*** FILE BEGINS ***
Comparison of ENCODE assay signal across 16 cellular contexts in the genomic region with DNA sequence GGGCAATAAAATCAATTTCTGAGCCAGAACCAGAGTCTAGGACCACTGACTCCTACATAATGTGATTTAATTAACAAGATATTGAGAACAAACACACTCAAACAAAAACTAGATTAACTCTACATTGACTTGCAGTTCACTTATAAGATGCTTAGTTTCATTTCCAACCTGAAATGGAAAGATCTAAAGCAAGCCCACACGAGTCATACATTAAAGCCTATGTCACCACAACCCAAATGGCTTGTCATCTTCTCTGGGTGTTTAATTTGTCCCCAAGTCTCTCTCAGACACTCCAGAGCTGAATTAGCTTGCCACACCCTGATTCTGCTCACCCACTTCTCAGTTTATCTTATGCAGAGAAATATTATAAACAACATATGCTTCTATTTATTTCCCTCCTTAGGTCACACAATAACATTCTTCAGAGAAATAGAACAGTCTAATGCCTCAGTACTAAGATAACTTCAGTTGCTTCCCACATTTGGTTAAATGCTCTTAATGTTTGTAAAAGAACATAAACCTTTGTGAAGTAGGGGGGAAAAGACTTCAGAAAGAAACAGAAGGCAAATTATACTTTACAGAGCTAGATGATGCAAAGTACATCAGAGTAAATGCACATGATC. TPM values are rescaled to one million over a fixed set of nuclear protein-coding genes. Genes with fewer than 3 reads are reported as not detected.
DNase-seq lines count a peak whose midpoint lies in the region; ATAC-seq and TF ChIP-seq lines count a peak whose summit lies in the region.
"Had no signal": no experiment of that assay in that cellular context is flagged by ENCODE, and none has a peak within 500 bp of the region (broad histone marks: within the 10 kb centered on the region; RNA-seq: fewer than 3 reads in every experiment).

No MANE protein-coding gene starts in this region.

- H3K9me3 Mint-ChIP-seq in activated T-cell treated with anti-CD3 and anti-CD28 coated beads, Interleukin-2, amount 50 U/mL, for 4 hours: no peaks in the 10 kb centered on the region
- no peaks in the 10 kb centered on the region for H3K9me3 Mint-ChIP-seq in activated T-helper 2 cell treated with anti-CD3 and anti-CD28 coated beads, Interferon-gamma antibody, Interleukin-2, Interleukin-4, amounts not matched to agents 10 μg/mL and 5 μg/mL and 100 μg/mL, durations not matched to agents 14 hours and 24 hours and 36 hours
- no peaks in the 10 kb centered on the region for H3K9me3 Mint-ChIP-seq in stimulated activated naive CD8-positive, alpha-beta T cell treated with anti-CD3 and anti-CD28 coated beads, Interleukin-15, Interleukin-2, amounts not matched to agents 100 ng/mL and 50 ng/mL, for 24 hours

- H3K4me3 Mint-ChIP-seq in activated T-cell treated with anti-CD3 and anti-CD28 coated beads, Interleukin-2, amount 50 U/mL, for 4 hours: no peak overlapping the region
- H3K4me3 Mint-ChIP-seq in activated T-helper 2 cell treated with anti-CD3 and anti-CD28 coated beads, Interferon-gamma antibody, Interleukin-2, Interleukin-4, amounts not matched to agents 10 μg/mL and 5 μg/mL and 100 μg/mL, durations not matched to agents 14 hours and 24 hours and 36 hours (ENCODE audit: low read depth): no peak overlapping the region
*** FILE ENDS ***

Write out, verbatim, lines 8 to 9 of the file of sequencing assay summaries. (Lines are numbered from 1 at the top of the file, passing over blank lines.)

- H3K4me3 Mint-ChIP-seq in activated T-cell treated with anti-CD3 and anti-CD28 coated beads, Interleukin-2, amount 50 U/mL, for 4 hours: no peak overlapping the region
- H3K4me3 Mint-ChIP-seq in activated T-helper 2 cell treated with anti-CD3 and anti-CD28 coated beads, Interferon-gamma antibody, Interleukin-2, Interleukin-4, amounts not matched to agents 10 μg/mL and 5 μg/mL and 100 μg/mL, durations not matched to agents 14 hours and 24 hours and 36 hours (ENCODE audit: low read depth): no peak overlapping the region